How to Choose a Musical In a Small School

Musical theatre can be so daunting—Can I really teach kids to sing? Can I teach choreography? Of course, you can!

For most musical comedies appropriate for high school students, the singing is not as important as you might think. If you have a couple of good singers, you can pull it off. I have done musicals for twenty years now, and most years I have maybe two kids that can really sing. The rest of them can look cute and sing a song that is supposed to be funny anyway, OR they can sing in a chorus. You can do this, and it is such an awesome experience for kids. It gives them so much variety outside of the regular straight play you do every year for OAP.

If you are deciding to do a musical for the first time, you probably want to try a “junior” type musical or one written specifically for high school kids. I have had lots of luck with Music Theatre International’s Junior series. I have done Into the Woods, Guys and Dolls, Annie, and Fiddler on the Roof all from the Junior series. All of these are condensed to around an hour, and the music is written in a key that is easy for kids to handle.

Into the Woods

For Into the Woods, there are tons of songs. As you know, Into the Woods is full of music that is a little off-beat and unusual, but kids LOVE it. They love that it is a twisted fairy tale, they love the songs, and they love the humor and fabulous costumes. You will need a couple of girls that can sing, but don’t have to be fabulous. All the male singers can make it happen if they can just carry a tune and look cute. It can be staged in a very minimalistic way or full out traditional. I have directed it a couple of different times, and both times I totally decked out the stage with 12 foot trees that continued up into the curtains, live trees and branches all over the stage, cool lighting, and special effects. BUT, you could do a blank stage with maybe a ladder to represent Rapunzel’s tower, for example.  Have the baker and his wife come out with a cart to represent their bakery. For costumes, I promise you have things in your costume closet that can be tweaked a little bit to work for this show. Since I did mine in a traditional way, I just pulled out old costumes I had made for a Shakespeare show years ago and tweaked them a bit to give them a fairy tale look. Always hit the costume aisles at Wal-Mart and Target around Halloween and you would be surprised what you can find when you need little touches for a show like this. As a matter of fact, hit those aisles every year on Halloween and especially on November 1 to stock up on marked down items that you need to stock your costume and prop room.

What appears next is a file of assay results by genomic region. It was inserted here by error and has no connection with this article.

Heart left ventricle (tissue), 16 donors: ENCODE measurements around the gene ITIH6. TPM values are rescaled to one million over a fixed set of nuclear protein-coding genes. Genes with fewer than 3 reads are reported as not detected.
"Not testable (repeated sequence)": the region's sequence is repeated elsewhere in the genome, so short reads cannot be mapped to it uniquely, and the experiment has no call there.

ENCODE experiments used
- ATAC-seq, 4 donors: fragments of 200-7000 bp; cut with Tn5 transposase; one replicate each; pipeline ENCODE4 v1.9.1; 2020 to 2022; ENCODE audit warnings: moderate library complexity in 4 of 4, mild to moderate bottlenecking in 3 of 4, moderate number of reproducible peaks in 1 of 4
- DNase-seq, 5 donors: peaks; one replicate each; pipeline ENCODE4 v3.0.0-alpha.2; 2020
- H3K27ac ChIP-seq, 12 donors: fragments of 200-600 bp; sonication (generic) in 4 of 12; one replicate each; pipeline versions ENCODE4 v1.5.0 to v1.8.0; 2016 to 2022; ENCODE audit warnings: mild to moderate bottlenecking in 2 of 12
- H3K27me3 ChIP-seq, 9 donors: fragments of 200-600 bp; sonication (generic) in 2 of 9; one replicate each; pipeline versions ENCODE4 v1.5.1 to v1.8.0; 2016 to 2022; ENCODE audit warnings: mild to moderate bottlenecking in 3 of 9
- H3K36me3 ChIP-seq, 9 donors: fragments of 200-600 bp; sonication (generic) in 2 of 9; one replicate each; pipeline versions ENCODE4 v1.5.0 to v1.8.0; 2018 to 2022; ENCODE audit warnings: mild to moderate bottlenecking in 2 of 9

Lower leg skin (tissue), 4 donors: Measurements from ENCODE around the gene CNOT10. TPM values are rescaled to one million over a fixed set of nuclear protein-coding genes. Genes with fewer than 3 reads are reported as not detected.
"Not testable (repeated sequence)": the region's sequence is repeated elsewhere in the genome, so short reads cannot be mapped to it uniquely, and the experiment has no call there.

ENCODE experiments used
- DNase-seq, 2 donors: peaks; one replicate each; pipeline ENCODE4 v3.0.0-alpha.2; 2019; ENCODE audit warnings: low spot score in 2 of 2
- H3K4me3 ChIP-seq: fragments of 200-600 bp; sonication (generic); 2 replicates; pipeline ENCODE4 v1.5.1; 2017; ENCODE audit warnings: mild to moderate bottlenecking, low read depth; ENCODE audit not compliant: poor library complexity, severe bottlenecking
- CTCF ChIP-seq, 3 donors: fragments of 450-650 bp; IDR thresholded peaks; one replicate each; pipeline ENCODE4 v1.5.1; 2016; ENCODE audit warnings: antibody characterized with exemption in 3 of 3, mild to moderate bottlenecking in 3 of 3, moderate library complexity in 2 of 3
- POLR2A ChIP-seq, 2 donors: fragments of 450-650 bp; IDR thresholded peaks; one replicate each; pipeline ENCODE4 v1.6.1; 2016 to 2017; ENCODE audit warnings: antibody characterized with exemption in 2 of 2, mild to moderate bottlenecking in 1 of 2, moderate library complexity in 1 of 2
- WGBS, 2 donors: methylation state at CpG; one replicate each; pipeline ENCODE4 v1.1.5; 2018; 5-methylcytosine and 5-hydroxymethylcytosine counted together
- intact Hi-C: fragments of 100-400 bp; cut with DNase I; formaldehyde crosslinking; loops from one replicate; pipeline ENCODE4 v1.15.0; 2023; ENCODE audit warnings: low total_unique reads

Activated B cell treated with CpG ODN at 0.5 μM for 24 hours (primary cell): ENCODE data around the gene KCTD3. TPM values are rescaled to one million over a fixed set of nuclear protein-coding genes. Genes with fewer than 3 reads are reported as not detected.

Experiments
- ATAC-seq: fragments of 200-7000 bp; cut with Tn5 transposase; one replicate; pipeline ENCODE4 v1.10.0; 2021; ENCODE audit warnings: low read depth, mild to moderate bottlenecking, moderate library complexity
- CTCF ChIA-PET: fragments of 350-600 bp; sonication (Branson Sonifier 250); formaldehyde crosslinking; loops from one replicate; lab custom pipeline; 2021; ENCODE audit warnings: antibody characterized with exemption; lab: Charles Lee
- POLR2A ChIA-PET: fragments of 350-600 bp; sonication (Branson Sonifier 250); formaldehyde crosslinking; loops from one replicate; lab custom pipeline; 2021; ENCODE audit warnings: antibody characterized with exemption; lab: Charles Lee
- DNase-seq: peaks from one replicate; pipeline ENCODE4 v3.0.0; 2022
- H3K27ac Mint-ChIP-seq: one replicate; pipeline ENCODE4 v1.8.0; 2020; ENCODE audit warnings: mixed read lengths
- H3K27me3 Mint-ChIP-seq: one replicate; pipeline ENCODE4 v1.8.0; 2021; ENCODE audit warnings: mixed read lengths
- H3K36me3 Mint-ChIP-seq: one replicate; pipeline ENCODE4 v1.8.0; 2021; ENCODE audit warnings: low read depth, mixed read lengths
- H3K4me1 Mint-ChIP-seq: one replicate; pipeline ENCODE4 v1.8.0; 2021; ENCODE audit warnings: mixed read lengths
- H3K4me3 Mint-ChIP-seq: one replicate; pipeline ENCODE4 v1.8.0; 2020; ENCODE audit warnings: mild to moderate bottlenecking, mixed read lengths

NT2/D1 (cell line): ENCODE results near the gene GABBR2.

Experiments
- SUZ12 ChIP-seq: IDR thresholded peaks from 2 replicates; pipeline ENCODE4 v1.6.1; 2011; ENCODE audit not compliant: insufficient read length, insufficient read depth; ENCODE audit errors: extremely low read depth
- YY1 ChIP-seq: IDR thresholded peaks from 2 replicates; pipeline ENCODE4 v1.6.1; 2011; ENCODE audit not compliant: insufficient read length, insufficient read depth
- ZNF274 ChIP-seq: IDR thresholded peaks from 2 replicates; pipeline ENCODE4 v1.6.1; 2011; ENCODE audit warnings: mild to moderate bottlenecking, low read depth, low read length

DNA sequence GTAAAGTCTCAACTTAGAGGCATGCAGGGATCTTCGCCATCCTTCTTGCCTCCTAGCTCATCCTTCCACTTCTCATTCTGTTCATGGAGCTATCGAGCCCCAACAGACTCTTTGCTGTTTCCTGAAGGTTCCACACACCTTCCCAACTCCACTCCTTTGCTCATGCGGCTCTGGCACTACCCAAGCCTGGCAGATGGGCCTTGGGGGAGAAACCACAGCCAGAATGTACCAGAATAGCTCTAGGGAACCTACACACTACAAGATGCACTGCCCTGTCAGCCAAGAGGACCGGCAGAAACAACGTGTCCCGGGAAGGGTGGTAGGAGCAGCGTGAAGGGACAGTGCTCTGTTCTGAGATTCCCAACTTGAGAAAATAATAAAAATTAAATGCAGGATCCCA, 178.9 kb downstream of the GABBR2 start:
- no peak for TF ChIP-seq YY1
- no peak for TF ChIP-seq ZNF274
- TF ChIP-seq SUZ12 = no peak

Guys and Dolls, Annie, and Fiddler on the Roof

For Guys and Dolls, Annie, and Fiddler I used a minimal set. As a matter of fact for Guys and Dolls and Fiddler, I rented backdrops to hang and they worked beautifully. Again, all the costumes were things that I had in the costume closet with the exception of the mission girls in Guys and Dolls and Annie’s dress in Annie. I rented those costumes.

Bigger shows that I have done have been Oklahoma, Grease, Bye-Bye Birdie, and Little Shop of Horrors.

Grease